New Year’s Card for a Business

I draw a New Years card every year for Kohlhepp Investment Advisors, and we try to make it relevant to what’s going on in the news, whether economic or otherwise. Well, this year the prevailing feeling was that everyone wanted to be done with the year 2020, so that was the theme of this year’s card.

I thought of a mountain-climbing expedition where the staff members were happy to see 2021 in the distance, because I’d been told they wanted the characters to appear ‘socially distanced.’ That idea was approved, so I started with a pencil sketch –

We talked over a few changes, and I went on to tighten the characters in the sketch –

I had thought perhaps I could show full faces so I left the mouths in for the sketch, but was later asked to draw masks on everyone.

I did a rough color sketch with colored pencils, and tried making the mountain in the background a volcano – do you see the 2020? – because that idea was considered. But in the end we stuck with just distant mountains in back.

and finally did the finished art in acrylic paint washes, below. Inside the card the message read: “WE MADE IT! Looking forward to a bright new year ahead!” and some kind wishes to their clients. Kohhepp Investment sends several hundred of these cards out to clients and colleagues, and they get some really nice responses indicating that people appreciate them and enjoy the funny antics in which we often portray the staff. They also use it on their Facebook page and other social media – it’s an effective way to personalize a business to their customers.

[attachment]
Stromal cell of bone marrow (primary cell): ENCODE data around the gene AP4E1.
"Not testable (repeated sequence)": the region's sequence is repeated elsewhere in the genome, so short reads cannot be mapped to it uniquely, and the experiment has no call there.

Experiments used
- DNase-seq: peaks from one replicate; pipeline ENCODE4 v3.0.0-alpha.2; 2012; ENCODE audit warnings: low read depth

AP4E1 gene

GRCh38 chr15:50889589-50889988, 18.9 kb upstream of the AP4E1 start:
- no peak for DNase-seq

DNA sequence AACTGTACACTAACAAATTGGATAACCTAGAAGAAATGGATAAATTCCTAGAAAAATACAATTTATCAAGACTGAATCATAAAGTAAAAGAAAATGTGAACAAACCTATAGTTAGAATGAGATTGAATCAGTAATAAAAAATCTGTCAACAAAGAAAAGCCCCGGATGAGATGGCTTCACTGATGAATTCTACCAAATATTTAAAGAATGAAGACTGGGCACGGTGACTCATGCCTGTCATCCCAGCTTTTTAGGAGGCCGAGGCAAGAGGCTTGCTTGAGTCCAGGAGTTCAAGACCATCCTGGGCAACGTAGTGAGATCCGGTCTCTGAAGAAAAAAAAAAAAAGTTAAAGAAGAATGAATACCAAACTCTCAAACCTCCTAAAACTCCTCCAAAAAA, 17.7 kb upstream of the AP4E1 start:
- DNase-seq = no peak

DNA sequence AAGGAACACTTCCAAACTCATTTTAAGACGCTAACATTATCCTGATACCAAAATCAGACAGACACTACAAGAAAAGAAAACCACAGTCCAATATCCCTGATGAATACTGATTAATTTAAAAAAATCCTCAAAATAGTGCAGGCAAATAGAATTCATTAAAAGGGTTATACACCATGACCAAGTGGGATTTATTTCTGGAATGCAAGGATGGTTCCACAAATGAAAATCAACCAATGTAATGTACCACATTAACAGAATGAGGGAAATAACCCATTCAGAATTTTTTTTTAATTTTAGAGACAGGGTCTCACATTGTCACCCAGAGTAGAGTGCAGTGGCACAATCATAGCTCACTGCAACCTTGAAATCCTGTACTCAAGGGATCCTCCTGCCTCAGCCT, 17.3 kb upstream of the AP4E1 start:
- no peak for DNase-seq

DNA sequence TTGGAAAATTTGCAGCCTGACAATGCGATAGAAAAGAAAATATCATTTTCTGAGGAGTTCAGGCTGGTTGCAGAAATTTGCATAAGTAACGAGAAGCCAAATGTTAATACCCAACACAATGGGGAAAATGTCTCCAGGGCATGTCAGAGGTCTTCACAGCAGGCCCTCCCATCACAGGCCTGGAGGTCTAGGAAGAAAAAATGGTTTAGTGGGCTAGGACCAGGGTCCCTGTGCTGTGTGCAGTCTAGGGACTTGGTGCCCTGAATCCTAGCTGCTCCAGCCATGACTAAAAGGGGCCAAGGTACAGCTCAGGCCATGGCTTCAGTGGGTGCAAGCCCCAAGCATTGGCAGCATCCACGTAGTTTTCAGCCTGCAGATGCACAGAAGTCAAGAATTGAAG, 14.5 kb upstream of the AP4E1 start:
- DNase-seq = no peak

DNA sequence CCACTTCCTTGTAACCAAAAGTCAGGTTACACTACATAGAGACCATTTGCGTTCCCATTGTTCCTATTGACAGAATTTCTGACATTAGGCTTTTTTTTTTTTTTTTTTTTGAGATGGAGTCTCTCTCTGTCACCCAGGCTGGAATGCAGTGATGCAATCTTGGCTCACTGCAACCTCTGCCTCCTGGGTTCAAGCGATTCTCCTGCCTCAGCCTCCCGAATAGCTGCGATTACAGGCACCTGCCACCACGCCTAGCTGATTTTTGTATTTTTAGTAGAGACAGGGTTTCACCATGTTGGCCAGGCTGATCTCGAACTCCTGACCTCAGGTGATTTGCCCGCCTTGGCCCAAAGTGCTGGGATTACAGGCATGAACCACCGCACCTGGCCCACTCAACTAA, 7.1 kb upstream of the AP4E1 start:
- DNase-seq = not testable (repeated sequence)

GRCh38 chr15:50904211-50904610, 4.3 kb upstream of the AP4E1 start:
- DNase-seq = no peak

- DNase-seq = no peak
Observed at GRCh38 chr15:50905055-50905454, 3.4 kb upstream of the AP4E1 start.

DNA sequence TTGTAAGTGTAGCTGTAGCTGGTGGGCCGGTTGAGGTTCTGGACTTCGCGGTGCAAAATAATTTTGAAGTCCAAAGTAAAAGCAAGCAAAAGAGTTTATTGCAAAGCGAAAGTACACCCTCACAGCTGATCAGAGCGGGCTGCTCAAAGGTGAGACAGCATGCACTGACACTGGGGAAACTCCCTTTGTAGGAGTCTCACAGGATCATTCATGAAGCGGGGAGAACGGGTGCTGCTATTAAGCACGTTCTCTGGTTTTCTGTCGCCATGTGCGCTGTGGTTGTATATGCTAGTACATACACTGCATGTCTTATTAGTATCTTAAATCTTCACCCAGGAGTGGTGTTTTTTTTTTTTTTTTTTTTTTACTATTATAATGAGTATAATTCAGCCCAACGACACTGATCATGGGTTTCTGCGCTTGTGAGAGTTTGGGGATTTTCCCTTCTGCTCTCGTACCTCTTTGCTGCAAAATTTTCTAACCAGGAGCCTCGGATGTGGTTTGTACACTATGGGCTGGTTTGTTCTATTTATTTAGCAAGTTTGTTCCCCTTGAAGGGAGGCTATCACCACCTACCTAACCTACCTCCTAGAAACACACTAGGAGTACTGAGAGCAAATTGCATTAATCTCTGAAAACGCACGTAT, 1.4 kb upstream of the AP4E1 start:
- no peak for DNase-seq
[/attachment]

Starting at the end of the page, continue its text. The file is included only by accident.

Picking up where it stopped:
Two New Year’s Business Greeting Cards

I illustrated New Year’s cards for two businesses to mail to their clients, and both asked for caricatures of their staff in the artwork. These businesses feel it is a nice way for their customers to put a face to the voice they hear on the phone when they call; and since the cards are drawn, they are a bit more fun and even whimsical than a photo would be. (I’ve also gotten comments that my drawings make people look younger than they are in real life, which everybody likes!)

The first was for LifeTime Asset Management in Raleigh, NC. They wanted their staff toasting the New Year at a party, so i first pencilled in a rough composition of the 9 figures raiding glasses.

I tightened that up and drew specific faces in, and the company logo on the balloons, for a better rough.

I printed off a copy of that & colored it in roughly for the color comp, which I sent them for approval.

Once I got the ok I traced the drawing onto illustration board and started painting it in – I snapped this photo below while I was still laying in the basic colors.

And here is the completed art, with celebratory confetti added in, which appeared on the front of their card.